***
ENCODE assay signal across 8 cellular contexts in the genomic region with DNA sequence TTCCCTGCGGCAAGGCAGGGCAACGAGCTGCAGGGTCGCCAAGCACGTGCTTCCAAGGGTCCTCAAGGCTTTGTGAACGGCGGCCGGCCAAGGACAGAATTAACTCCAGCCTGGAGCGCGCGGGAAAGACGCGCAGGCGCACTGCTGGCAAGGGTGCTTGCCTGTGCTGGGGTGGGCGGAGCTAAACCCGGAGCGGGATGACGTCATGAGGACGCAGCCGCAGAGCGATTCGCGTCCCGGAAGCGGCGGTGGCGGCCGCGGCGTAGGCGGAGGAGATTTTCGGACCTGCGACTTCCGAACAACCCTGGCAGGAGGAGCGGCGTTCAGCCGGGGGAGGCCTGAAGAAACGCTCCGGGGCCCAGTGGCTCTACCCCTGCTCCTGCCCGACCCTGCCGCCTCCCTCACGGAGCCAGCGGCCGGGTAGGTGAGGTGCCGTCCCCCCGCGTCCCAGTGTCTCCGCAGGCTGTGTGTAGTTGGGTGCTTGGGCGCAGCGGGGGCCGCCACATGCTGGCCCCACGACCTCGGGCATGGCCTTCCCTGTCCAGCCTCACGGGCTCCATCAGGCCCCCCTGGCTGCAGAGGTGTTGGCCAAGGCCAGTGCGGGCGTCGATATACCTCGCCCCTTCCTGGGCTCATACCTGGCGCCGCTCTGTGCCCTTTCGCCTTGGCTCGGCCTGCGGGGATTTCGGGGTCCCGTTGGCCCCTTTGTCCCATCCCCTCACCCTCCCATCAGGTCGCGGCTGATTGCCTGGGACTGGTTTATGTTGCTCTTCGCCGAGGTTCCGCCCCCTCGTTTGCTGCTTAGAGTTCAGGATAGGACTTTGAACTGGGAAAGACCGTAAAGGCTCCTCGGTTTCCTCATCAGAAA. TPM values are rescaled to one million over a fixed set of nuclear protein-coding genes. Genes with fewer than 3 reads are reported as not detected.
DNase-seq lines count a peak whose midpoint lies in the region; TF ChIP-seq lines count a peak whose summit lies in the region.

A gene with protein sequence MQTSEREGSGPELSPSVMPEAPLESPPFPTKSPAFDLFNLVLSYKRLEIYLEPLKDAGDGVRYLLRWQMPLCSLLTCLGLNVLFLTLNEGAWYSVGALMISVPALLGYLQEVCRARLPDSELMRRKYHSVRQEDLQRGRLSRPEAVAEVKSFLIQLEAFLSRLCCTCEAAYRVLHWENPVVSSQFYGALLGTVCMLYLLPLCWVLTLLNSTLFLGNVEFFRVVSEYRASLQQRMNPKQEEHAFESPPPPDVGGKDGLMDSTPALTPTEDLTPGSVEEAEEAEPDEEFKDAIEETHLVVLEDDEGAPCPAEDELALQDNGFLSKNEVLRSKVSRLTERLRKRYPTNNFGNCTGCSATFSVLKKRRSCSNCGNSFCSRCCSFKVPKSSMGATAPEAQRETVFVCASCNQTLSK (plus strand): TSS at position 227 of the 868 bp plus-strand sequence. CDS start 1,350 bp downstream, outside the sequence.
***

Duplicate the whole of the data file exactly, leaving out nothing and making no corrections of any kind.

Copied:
ENCODE assay signal across 8 cellular contexts in the genomic region with DNA sequence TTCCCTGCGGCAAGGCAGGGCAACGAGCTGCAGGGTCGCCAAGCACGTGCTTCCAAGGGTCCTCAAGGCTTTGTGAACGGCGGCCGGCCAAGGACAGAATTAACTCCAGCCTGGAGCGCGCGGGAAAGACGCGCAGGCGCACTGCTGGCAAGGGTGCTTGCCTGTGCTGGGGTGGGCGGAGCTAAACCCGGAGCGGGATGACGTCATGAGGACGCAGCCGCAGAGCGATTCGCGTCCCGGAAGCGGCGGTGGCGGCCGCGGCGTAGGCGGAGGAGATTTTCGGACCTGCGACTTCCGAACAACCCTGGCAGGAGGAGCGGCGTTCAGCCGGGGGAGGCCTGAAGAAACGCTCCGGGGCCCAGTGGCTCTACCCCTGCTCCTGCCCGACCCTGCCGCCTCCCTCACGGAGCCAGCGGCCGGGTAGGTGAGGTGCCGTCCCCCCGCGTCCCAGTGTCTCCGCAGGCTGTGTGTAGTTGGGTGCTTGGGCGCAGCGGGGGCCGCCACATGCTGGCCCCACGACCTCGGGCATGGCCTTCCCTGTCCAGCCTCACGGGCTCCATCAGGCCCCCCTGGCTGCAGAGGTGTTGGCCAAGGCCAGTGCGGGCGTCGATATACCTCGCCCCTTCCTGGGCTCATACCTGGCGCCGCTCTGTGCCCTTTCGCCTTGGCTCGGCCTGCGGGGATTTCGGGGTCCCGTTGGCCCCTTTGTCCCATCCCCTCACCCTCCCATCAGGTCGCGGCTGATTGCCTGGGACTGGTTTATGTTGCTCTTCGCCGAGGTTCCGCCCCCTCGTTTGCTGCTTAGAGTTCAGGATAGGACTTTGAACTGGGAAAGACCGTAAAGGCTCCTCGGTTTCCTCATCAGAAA. TPM values are rescaled to one million over a fixed set of nuclear protein-coding genes. Genes with fewer than 3 reads are reported as not detected.
DNase-seq lines count a peak whose midpoint lies in the region; TF ChIP-seq lines count a peak whose summit lies in the region.

A gene with protein sequence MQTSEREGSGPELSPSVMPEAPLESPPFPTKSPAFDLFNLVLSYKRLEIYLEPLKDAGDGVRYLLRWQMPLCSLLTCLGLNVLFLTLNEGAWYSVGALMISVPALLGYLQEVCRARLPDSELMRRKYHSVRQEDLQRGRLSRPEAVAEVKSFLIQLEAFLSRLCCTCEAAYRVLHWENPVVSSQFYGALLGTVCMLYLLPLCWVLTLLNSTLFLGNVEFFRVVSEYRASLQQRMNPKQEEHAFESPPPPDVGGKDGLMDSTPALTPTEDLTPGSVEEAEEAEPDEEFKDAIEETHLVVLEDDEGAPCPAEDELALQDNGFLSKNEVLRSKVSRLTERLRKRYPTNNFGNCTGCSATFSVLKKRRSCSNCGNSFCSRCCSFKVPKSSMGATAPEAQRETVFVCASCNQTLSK (plus strand): TSS at position 227 of the 868 bp plus-strand sequence. CDS start 1,350 bp downstream, outside the sequence.